THOMAS PASATIERI (b.1945): Symphony No. 1, Symphony No. 2 for Soprano, Children's Choir and Orchestra, Symphony No. 3.
Catalogue Number: 03Q067
Reference: TROY 1552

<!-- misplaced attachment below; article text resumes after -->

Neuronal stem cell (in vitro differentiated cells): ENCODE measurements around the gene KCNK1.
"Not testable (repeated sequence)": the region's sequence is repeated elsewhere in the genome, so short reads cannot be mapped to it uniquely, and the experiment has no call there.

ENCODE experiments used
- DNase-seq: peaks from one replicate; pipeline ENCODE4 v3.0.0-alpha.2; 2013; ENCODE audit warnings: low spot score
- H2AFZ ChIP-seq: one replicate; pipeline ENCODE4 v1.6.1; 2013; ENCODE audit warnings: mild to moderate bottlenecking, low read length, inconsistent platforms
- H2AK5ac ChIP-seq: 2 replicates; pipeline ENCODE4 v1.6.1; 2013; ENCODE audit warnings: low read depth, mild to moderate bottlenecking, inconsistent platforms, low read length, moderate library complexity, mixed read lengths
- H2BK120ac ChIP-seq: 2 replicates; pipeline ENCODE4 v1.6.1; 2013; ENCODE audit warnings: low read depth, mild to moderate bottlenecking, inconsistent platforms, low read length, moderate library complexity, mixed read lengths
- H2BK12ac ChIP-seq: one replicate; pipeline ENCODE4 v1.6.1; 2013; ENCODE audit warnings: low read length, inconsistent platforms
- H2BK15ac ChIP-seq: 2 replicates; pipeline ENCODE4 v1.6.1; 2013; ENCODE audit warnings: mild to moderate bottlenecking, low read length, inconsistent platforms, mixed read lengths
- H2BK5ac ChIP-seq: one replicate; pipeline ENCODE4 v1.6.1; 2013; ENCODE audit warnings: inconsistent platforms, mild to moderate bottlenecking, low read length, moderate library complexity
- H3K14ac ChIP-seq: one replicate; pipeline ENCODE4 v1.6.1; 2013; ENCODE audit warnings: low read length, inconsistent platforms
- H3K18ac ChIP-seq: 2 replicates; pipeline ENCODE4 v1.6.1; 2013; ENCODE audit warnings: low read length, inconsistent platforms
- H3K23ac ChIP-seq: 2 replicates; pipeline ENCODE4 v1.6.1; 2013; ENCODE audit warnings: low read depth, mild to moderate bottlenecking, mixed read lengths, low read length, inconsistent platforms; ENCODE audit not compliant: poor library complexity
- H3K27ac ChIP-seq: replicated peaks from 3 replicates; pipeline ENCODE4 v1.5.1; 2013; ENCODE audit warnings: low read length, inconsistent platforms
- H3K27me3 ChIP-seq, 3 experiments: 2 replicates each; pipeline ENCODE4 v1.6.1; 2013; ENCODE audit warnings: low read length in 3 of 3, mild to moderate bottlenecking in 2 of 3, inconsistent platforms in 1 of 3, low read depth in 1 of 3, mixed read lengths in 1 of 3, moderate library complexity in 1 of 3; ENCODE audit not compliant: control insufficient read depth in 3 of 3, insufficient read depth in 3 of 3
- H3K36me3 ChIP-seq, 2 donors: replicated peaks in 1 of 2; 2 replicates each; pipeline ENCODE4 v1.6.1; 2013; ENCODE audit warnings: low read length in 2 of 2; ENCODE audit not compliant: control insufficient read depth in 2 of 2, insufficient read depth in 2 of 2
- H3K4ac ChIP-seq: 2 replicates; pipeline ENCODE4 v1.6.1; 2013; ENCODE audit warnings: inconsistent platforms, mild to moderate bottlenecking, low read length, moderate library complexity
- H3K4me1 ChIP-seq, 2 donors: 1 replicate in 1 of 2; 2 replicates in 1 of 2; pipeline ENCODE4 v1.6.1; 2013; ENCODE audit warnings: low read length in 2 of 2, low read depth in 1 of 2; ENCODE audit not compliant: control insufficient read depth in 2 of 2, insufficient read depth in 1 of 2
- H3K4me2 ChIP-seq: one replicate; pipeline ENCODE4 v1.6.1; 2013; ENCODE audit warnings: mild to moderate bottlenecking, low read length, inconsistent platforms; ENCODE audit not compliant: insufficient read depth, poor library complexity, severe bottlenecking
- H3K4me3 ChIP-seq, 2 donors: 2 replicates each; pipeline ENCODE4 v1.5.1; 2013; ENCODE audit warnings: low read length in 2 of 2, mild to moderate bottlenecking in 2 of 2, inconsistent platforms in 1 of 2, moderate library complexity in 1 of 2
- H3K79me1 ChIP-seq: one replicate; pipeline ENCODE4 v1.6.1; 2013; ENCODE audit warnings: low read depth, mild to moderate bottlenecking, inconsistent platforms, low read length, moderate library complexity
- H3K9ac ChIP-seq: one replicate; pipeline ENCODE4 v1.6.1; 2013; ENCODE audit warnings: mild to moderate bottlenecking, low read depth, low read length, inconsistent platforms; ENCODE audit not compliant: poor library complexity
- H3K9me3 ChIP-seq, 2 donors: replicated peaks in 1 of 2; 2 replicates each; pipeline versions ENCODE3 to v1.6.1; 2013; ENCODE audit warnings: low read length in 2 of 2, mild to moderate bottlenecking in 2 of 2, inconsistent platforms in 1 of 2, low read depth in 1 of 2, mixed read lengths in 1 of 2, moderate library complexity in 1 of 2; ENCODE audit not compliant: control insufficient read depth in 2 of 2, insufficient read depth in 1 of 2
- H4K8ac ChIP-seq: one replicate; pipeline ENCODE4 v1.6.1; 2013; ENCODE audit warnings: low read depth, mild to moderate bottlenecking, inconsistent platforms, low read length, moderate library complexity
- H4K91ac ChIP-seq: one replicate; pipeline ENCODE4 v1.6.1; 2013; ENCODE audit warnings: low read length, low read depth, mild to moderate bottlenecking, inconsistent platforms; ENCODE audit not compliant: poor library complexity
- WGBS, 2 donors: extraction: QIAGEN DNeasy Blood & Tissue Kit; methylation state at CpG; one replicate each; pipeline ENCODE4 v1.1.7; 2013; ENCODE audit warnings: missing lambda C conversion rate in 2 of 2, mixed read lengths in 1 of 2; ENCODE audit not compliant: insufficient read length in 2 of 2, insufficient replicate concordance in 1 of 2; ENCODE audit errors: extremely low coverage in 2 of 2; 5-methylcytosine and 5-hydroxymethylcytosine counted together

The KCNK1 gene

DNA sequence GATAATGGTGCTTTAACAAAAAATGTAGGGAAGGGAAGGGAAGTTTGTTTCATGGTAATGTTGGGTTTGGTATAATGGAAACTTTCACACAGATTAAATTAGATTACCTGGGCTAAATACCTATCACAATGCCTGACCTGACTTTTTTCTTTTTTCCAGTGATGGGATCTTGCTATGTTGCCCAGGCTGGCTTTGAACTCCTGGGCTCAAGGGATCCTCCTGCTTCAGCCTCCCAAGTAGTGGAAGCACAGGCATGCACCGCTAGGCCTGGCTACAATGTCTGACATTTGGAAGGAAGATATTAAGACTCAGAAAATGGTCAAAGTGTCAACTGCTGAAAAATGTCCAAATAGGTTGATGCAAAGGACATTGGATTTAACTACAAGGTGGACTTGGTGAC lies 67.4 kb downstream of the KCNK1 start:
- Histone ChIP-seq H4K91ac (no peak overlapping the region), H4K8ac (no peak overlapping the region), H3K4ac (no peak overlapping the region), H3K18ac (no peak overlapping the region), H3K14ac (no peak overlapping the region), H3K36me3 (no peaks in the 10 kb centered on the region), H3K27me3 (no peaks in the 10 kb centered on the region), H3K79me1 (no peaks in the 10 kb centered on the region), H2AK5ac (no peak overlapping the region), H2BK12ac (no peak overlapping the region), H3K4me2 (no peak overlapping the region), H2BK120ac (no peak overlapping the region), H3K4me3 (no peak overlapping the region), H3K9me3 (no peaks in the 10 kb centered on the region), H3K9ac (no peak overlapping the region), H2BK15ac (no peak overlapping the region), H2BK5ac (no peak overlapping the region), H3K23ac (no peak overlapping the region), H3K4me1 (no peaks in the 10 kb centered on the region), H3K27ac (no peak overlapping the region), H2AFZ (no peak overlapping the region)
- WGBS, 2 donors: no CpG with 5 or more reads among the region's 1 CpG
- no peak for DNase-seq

Description: In view of his vast experience of writing appealing, lyrical operas, it comes as no surprise that Pasatieri's symphonic writing has an unerring sense of dramatic narrative, and the very highest level of melodic inspiration. The works are thoroughly tonal, boldly neo-romantic in harmony and rich orchestral color. As the composer has said, he never gets far from the voice, and this is reflected in the eloquently lyrical solos with which these instrumental works are amply supplied. The First Symphony, a compressed seventeen minute single span, opens with great drama, then develops a lush flowing melody, until a horn 'cadenza' introduces a gently melodic slow section. This is interrupted by a martial episode with fanfares which confronts the theme from the first section, which ultimately prevails. A trumpet solo introduces a lilting episode, still based on the main theme. The piece gathers momentum and intensity, then a sudden return to the opening gestures heralds a final statement of the theme in grand peroration. The Second is on a much larger scale, cast in four separate movements. Described by the composer as representing the cycle of life and death, it begins in a spirit of optimism and determination. The first movement is secure and confident, a young life over which no shadow has yet been cast, brimming with youthful bravado. The slow movement introduces a tenderly lovely theme, redolent of summer, love, passion, the full bloom of life. A bucolic second subject becomes more forceful, in vigorous episodes which then subside to make way for the return of the initial theme, now powerfully passionate, with a counterpoint of mounting anxiety. The following scherzo exudes rudely boisterous good health, bustling and energetic, with a more meditative trio. When the scherzo returns, however, in a wholly unexpected plot twist, sudden calamity befalls the protagonist, and the music abruptly takes on a darker, tragic aspect as a catastrophic intimation of mortality descends unheralded. The finale acts as a summary of the preceding narrative, introducing material from the earlier movements, now lent an additional dimension as a quasi-operatic setting of the Credo. This begins as a powerfully affirmative statement of faith, but at 'crucifixus', the music of tragic adversity from the third movement recurs, and the music never fully recovers, as though assailed by doubt. Undermined by grinding dissonances, even a final, sweeping statement of the second movement theme fails to make headway, and the work ends enigmatically, flickering out with a chilly rendering of a sinister children's rhyme. The Third returns to the economical dimensions of the First, though with less of the cyclic concentration of the earlier work. It comprises a serious opening movement, rather Wagnerian, followed by a very brief, playful scherzo, a return to German late-romanticism in the serenely flowing slow movement, and a lively, optimistic finale. Catherine Clarke Nardolillo (soprano), Lexington Singers Children's Choir, Danville Children's Choir, University of Kentucky Symphony Orchestra; John Nardolillo.